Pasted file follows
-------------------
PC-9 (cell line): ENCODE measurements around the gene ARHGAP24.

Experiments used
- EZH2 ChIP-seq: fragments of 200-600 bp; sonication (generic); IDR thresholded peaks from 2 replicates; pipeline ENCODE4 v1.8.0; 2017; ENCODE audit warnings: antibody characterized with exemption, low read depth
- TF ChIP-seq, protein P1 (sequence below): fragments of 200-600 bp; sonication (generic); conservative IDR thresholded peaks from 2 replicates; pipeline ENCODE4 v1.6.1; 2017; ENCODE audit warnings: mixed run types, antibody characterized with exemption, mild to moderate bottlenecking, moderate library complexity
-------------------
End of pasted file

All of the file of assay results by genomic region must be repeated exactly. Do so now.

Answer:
PC-9 (cell line): ENCODE measurements around the gene ARHGAP24.

Experiments used
- EZH2 ChIP-seq: fragments of 200-600 bp; sonication (generic); IDR thresholded peaks from 2 replicates; pipeline ENCODE4 v1.8.0; 2017; ENCODE audit warnings: antibody characterized with exemption, low read depth
- TF ChIP-seq, protein P1 (sequence below): fragments of 200-600 bp; sonication (generic); conservative IDR thresholded peaks from 2 replicates; pipeline ENCODE4 v1.6.1; 2017; ENCODE audit warnings: mixed run types, antibody characterized with exemption, mild to moderate bottlenecking, moderate library complexity